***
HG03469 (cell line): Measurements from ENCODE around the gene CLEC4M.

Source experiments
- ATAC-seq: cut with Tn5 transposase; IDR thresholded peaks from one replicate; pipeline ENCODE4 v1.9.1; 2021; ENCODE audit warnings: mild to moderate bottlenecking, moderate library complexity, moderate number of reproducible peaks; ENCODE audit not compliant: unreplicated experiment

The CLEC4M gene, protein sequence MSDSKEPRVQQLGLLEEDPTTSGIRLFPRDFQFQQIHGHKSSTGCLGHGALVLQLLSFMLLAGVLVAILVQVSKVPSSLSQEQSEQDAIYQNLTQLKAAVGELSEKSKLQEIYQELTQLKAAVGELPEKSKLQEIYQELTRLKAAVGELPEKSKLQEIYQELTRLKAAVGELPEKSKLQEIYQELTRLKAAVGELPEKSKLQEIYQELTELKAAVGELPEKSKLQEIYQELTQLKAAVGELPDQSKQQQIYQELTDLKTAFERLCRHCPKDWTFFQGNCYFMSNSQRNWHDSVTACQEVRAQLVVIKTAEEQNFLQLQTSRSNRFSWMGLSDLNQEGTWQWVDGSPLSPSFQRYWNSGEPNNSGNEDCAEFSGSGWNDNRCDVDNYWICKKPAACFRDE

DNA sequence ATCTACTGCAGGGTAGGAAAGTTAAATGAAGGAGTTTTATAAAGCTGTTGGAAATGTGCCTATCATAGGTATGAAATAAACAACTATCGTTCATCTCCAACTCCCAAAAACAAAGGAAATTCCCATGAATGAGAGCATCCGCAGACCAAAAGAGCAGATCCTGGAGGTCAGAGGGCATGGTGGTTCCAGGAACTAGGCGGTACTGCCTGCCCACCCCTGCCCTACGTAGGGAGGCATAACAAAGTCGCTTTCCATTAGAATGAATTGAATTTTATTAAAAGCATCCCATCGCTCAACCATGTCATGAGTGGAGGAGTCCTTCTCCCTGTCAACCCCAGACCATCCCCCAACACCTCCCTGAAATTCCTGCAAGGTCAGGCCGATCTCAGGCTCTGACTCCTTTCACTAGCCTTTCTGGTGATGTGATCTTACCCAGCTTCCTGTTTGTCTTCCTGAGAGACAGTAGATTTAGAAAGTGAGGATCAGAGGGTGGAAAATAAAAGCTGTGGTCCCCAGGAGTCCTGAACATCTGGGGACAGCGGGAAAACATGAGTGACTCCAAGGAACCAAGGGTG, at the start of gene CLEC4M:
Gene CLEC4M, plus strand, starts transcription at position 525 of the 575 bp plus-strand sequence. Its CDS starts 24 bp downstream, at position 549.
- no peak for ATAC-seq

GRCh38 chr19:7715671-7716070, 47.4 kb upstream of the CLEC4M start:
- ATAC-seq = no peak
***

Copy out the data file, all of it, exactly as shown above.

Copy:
HG03469 (cell line): Measurements from ENCODE around the gene CLEC4M.

Source experiments
- ATAC-seq: cut with Tn5 transposase; IDR thresholded peaks from one replicate; pipeline ENCODE4 v1.9.1; 2021; ENCODE audit warnings: mild to moderate bottlenecking, moderate library complexity, moderate number of reproducible peaks; ENCODE audit not compliant: unreplicated experiment

The CLEC4M gene, protein sequence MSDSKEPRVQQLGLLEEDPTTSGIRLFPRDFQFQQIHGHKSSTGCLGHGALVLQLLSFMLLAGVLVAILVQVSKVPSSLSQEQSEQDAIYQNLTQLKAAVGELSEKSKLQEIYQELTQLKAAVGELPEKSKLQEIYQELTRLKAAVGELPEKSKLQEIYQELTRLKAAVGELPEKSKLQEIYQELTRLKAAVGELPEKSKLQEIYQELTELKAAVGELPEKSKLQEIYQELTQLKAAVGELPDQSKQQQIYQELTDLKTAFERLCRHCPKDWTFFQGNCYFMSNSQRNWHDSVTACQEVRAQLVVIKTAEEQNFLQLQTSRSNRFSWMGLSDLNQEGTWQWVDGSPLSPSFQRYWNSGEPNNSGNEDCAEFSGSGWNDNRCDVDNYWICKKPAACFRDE

DNA sequence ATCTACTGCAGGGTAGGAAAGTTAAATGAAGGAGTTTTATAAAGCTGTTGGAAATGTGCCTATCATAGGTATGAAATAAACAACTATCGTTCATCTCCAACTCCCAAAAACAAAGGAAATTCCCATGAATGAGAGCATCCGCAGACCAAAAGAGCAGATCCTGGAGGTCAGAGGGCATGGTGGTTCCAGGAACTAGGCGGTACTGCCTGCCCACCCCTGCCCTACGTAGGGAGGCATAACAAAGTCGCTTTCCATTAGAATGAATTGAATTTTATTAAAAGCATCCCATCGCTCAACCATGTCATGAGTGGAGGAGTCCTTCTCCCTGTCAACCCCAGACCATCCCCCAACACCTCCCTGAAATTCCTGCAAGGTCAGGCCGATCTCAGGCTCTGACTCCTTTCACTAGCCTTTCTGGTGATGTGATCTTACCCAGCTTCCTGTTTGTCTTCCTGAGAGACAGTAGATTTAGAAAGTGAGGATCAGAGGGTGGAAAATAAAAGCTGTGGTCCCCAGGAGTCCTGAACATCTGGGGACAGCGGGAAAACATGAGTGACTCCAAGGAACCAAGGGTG, at the start of gene CLEC4M:
Gene CLEC4M, plus strand, starts transcription at position 525 of the 575 bp plus-strand sequence. Its CDS starts 24 bp downstream, at position 549.
- no peak for ATAC-seq

GRCh38 chr19:7715671-7716070, 47.4 kb upstream of the CLEC4M start:
- ATAC-seq = no peak